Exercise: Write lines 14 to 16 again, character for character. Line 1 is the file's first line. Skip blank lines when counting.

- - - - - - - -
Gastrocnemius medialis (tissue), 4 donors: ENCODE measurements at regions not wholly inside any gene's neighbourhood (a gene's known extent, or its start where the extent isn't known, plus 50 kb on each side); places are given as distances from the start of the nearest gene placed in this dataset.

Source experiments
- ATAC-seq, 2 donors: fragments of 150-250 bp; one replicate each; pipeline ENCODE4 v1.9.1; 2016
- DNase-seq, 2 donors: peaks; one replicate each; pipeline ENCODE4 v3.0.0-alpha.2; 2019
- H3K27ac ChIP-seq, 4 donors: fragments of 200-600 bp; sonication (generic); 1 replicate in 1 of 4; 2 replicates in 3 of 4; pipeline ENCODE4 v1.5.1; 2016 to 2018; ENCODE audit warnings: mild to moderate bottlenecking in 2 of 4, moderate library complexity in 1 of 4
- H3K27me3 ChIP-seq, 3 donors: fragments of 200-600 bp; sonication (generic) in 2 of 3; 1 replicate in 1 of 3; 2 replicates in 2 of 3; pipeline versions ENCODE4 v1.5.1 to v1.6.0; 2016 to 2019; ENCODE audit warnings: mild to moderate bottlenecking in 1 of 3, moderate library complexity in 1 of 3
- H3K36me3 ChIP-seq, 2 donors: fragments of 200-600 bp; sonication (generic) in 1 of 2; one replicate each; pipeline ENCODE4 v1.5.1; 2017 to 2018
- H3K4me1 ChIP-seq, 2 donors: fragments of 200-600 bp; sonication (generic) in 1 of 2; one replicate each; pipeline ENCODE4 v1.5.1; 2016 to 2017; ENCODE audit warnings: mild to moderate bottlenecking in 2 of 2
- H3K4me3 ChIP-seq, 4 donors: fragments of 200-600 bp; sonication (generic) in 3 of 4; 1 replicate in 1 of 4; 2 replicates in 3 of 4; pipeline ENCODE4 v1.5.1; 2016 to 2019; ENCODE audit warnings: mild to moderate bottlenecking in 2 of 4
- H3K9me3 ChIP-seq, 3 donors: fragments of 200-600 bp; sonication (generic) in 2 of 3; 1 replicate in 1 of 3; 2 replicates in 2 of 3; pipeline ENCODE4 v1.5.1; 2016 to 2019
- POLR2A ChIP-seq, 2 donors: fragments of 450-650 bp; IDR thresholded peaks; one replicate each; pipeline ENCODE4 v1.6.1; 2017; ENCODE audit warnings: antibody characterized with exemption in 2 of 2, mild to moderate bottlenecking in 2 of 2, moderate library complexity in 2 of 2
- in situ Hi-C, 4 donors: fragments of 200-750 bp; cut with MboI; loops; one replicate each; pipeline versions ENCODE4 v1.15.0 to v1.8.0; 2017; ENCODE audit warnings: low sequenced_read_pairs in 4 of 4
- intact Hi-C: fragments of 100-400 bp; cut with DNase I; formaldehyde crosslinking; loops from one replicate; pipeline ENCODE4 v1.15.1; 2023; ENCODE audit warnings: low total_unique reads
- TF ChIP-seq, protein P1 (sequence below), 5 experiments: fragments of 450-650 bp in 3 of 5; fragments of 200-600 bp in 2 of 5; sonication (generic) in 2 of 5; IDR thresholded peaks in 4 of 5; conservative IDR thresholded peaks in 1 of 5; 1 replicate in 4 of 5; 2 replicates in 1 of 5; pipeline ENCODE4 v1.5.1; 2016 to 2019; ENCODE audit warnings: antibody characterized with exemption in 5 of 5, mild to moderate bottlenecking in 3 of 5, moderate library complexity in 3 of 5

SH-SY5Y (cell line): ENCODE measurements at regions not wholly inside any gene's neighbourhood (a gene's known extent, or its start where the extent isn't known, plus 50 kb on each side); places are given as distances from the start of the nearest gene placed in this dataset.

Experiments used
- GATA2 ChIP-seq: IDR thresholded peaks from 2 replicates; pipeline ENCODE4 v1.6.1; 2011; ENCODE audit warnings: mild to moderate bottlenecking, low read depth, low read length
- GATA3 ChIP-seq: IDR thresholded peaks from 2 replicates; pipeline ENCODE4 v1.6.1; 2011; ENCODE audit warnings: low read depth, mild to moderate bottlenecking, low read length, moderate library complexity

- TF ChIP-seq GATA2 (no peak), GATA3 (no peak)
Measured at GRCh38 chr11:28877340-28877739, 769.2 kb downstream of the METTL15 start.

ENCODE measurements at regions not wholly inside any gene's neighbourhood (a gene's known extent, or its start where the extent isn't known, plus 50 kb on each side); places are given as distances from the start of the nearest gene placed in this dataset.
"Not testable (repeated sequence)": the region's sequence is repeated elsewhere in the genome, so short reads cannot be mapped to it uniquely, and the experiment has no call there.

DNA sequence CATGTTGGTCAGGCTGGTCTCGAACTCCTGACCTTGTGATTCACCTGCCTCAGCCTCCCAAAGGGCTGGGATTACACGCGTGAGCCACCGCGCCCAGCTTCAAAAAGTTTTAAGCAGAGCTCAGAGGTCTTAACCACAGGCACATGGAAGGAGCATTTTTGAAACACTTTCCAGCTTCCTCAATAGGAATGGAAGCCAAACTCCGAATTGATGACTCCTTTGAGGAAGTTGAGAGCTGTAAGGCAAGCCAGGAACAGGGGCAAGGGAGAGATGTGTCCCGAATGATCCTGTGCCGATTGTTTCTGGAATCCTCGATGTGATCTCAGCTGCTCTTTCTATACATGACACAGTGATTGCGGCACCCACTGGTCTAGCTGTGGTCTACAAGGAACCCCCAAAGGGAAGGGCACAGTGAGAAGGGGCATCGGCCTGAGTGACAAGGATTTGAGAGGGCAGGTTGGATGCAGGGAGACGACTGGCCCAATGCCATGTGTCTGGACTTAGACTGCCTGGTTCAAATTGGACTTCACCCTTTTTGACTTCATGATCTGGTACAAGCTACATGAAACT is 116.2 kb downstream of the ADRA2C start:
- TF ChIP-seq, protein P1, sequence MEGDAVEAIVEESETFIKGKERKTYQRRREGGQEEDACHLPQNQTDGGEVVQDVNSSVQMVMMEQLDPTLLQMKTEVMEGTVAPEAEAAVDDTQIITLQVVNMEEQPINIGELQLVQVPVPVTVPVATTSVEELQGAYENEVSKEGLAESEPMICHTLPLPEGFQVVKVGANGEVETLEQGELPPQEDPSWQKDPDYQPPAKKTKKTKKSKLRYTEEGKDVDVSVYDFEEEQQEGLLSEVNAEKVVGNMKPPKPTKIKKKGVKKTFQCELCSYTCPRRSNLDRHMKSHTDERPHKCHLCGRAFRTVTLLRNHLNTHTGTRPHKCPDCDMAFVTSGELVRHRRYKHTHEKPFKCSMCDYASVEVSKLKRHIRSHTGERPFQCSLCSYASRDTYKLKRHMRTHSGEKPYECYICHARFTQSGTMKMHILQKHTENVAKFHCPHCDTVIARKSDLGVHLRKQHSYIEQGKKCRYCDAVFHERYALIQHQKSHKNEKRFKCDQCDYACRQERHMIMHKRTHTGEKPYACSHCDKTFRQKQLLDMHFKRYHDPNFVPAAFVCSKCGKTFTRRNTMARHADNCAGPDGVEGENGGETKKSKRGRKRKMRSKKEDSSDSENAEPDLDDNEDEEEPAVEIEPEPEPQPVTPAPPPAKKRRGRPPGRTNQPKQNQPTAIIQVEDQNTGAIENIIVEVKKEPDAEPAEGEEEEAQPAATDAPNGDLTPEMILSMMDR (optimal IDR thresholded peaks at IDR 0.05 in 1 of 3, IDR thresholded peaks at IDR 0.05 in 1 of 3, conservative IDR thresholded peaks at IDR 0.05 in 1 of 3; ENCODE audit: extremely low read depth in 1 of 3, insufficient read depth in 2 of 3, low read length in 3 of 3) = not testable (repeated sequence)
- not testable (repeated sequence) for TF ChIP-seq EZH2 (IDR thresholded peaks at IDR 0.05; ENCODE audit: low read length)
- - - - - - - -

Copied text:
- TF ChIP-seq, protein P1 (sequence below), 5 experiments: fragments of 450-650 bp in 3 of 5; fragments of 200-600 bp in 2 of 5; sonication (generic) in 2 of 5; IDR thresholded peaks in 4 of 5; conservative IDR thresholded peaks in 1 of 5; 1 replicate in 4 of 5; 2 replicates in 1 of 5; pipeline ENCODE4 v1.5.1; 2016 to 2019; ENCODE audit warnings: antibody characterized with exemption in 5 of 5, mild to moderate bottlenecking in 3 of 5, moderate library complexity in 3 of 5

SH-SY5Y (cell line): ENCODE measurements at regions not wholly inside any gene's neighbourhood (a gene's known extent, or its start where the extent isn't known, plus 50 kb on each side); places are given as distances from the start of the nearest gene placed in this dataset.

Experiments used